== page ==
One of the major achievements of the BJP led NDA government is the huge step forward it has made in respect of central sector infrastructure projects. CARE Ratings recently brought out a report on such projects that cost the national Rs 150 crore or more.
The report, thus, deals with the status of 1,361 such projects that have been gleaned from the Quarterly Status Report of Central Sector projects published by the Infrastructure and Project Monitoring Division of MOSPI. The most commendable performance indicator is the surge in the number of projects under implementation — from 727 in April 2014 to 1,361 in August 2018. That represents an average compounded average rate of growth (CAGR) of 20% during the past four years (see chart).
Out of these, as many as 400 are mega projects. They have an individual outlay of over Rs 1,000 crore (77% of total project development outlay). The number of projects delayed has been kept under check at 296. But what is worrying is the large number of projects which are under implementation, but have no timeline specified against them (71% of total projects).
Maharashtra has been the biggest recipient for such projects — accounting for 9.2% of projects by value being implemented in India. (This does not include value of projects which are a part of the multi-state projects). The state has 129 projects being implemented at a total original cost of Rs 1.72 lakh crore. The other State beneficiaries are Uttar Pradesh (6%), Tamil Nadu (6.5%), Andhra Pradesh (5.1%) and Odisha (4.3%). Together, these five states account for 30.2% of the total projects being implemented by value and 29% of the total number of projects being implemented.
Steel, power & transmission, atomic energy, petroleum & petrochemicals and urban development projects were the major sectors which witnessed most completions during the year. 34 major projects have been completed between April-July 2018.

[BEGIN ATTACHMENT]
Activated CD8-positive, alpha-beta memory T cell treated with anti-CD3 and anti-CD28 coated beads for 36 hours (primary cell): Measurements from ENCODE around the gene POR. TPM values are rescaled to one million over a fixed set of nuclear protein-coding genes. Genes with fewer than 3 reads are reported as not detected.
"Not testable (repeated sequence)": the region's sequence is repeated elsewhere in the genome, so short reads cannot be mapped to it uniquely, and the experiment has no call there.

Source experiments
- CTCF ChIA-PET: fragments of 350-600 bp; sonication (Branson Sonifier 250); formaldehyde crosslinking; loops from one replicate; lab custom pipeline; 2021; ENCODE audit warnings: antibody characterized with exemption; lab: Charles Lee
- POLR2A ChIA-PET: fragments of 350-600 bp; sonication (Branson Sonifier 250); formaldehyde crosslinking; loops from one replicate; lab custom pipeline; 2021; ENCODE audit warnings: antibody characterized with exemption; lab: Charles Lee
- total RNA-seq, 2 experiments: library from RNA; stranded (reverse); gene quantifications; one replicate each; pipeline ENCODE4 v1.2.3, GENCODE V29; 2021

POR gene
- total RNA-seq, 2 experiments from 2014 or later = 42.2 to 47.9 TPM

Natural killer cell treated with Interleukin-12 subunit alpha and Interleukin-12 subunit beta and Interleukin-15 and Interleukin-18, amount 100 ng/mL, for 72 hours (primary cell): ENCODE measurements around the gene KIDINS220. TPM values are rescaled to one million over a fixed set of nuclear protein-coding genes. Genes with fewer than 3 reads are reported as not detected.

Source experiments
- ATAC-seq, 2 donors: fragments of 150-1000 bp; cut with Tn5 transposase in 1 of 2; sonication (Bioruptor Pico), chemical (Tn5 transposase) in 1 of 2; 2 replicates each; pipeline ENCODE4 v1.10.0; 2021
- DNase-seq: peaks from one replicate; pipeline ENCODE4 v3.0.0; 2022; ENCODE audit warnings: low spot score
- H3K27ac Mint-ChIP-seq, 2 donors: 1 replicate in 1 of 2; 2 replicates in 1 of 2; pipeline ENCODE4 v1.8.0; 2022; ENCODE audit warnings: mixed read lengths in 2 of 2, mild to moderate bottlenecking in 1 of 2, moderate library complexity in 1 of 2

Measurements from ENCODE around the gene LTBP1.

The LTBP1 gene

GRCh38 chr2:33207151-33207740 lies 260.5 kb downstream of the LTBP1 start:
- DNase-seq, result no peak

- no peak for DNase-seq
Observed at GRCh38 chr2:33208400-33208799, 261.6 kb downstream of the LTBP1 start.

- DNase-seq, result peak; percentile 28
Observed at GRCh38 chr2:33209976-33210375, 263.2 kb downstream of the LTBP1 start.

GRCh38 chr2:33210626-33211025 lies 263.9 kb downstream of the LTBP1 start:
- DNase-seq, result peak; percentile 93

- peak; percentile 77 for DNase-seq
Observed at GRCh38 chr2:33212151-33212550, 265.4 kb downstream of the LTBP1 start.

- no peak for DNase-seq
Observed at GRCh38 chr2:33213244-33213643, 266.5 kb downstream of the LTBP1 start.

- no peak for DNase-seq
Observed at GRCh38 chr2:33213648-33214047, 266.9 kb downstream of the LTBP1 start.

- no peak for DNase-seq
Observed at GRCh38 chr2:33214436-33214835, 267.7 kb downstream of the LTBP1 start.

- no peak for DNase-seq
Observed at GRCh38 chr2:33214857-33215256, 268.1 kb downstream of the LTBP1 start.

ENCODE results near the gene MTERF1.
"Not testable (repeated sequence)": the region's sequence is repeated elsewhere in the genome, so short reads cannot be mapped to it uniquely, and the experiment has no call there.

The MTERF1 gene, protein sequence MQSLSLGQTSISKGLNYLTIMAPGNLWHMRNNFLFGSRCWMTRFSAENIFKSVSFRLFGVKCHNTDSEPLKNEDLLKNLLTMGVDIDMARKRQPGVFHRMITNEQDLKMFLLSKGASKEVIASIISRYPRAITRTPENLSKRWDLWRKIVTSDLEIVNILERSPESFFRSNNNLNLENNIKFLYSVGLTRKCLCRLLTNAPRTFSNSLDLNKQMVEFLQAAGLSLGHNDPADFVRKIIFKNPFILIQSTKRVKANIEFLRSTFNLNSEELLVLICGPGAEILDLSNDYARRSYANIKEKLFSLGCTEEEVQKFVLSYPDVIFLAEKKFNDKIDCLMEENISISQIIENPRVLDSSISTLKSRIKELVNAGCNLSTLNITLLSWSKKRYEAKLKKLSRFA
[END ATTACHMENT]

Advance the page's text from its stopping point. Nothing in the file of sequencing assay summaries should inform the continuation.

Time overruns have been kept under control. In fact, they have declined tremendously when compared to the projects implemented by the previous government. But there have been attendant cost overruns — of around 20% — a bit higher than the cost overruns during the previous government. The anticipated cost for completion of these projects has grown from an original cost outlay of Rs 16.78 lakh cr to Rs 20.16 lakh crore.
The biggest challenge for the government will be meeting the residual cost for completion of projects under implementation. According to the CARE report, the costs incurred as of February 2018 was Rs 7.86 lakh crore or 38.1% of the total anticipated cost of all projects. That means that the cost for the balance — of around Rs 12.3 lakh crore (Rs 20.16 lakh crore less Rs 7.86 lakh crore) will have to be provided for. It remains to be seen how much of the cost will be left for the next government to take care of.
The best record for containing both time and cost of projects must go to the roads sector. This sector accounts for as many as 543 or 40% of the total projects. It suffered a cost overrun of just 1.7% of the total outlay. One wishes that other ministries could have been equally diligent and painstaking about meting time and cost deadlines.
The railways accounted for 32% of the number of projects and 32% by value as well. Most of the projects in the sector are for doubling of lines especially in north-east, laying of new lines and addition of 3rd and 4th line for network decongestion. Interestingly, certain projects under implementation for extending routes and laying new lines, date back to as far back as 1981 like (eg Nagal Dam-Talwara line, Guna-Etawah (1986), Muzzaffarpur-Sitamarhi (1991). These projects are still under implementation and not yet completed. As many as 185 projects or 53% of the projects in the sector are facing cost overrun. Time overruns afflict 65 projects are delayed.
In terms of breakup of costs, the largest share was grabbed by the railways (32%), followed by power (18.7%), roads (18%), petroleum and gas (11%) and coal (4.5%). Other miscellaneous projects accounted for 16% of total costs.
Clearly, one is left with two lingering thoughts. First, why can’t more ministries be run as efficiently as the roads sector (run by Union Minister Nitin Gadkari)? Second, how will the government rustle up the additional Rs 12.3 lakh crore? It is possible that a few more major projects may get announced. That could be a big albatross round the neck of the next government.
RN Bhaskar is consulting editor with FPJ.